There are ships, and then there are ships. Maersk Group is the greatest shipping company of containerized cargo on the face of this planet. Who could possibly contest that? They have been setting the trend for many years and the largest container ship in the world is often flying a powder blue Maersk flag decorated with a seven-pointed white star. The “Gjertrud Maersk” was once the largest ship in the world and she is still a great ship today! Amazingly she was built at Lindoe shipyard in Denmark only 15 minutes from where I was born. And even more incredible she was delivered from the shipyard on MY BIRTHDAY in 2005. What are the odds? When you walk her hallways you sense the pride the workers put into building her. The materials are quality and she has been well looked after by hundreds if not thousands of seamen over the past thirteen years. I always sleep like a baby onboard these ships. The generator is never off so even when the engine is off there is still a gentle humming going through the ship.
What did you think? Off course suction cups need to be large if they are to hold a ship! ;)
The next morning I met the Captain, the Chief Engineer and several of the officers for breakfast. They were curious to see their passenger for the next few days and also to see if I was a troublemaker. My detention at the police the night before was a story which had quickly spread and I had my chance to tell them what really went on. The crew onboard “Gjertrud Maersk” was great so I had nothing to worry about. Salalah is by the way a port which faces the Arabian Sea and the container ships need to be secured to the wharf by large suction cups in order to combat the tide. Otherwise the ships would move too much during cargo operations. I do not know how frequent ships are held down by massive suction cups but “Gjertrud Maersk” was my 16th container ship and I have never seen it anywhere else than in Salalah? I told the officers that I had plenty of experience as a passenger but that I still most often do not know what I am looking at while onboard the ships. Someone replied: “Then you should feel right at home. Neither do most of us”. At that point I knew there was humor onboard ;)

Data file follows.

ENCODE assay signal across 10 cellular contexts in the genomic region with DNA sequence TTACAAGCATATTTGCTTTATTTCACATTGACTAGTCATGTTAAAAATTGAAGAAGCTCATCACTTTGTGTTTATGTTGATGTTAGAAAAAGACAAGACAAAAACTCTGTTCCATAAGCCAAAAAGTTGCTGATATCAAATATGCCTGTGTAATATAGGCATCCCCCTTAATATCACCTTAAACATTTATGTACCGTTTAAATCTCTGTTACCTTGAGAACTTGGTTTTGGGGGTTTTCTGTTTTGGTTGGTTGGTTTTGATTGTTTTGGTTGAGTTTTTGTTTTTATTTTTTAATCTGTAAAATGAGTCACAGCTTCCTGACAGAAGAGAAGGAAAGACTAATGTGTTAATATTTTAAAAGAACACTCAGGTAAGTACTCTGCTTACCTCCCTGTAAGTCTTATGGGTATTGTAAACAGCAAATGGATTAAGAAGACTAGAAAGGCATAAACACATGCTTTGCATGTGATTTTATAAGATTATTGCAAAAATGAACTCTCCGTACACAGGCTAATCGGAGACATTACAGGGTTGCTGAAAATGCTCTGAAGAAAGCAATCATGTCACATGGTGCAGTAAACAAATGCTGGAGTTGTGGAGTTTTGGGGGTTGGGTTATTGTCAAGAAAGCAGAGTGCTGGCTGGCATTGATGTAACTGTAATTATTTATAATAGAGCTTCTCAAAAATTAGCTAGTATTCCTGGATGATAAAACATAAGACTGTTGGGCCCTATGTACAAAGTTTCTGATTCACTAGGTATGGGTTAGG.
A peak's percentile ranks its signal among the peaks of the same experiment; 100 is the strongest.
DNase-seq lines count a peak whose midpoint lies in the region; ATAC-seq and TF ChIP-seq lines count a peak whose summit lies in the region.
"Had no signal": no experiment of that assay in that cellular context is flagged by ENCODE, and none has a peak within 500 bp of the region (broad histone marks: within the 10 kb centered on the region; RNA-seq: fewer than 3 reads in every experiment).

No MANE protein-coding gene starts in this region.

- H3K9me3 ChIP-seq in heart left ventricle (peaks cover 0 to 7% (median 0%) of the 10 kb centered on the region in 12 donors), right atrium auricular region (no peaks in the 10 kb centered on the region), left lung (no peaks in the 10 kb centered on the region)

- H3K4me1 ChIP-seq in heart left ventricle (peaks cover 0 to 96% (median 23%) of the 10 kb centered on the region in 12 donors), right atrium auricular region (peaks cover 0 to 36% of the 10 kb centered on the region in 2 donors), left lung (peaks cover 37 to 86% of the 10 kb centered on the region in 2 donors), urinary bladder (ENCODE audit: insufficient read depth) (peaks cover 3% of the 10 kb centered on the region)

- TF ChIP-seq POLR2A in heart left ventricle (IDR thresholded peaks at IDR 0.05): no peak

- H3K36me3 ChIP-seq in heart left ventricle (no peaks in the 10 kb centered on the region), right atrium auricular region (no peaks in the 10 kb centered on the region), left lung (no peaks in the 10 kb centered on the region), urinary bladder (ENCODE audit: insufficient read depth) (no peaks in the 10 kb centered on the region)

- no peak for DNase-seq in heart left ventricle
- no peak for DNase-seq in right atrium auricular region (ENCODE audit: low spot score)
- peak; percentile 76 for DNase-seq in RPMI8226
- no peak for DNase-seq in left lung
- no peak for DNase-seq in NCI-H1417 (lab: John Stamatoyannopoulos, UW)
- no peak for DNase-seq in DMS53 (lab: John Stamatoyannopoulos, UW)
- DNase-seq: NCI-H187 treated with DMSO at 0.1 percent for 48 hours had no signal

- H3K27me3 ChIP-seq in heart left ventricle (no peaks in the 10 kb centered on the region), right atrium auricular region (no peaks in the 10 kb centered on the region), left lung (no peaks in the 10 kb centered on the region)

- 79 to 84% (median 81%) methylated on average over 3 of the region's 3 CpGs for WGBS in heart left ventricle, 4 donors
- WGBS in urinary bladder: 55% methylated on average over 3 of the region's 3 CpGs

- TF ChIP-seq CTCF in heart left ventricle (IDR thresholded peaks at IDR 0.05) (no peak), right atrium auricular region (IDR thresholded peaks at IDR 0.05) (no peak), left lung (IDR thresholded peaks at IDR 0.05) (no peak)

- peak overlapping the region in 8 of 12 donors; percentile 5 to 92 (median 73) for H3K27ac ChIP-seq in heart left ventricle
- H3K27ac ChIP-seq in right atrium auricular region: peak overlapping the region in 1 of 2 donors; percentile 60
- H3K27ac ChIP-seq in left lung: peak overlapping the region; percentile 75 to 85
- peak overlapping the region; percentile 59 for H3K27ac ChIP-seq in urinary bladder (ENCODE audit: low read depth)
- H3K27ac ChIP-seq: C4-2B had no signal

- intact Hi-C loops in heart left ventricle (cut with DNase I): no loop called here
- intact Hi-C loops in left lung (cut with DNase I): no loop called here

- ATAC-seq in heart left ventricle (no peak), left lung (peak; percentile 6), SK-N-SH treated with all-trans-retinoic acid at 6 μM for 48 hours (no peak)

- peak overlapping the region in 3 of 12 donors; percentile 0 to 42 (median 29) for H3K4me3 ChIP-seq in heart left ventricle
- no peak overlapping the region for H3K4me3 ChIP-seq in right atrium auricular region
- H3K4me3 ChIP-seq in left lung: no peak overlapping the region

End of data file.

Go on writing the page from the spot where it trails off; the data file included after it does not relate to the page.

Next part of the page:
Maybe I should have said "cheese!" No matter, this is more realistic :) Every Saturday everyone onboard dine together. The rest of the week the deck crew is seperated from the officers. It's just tradition...but it also serves a purpose as some jobs are more dirty than others.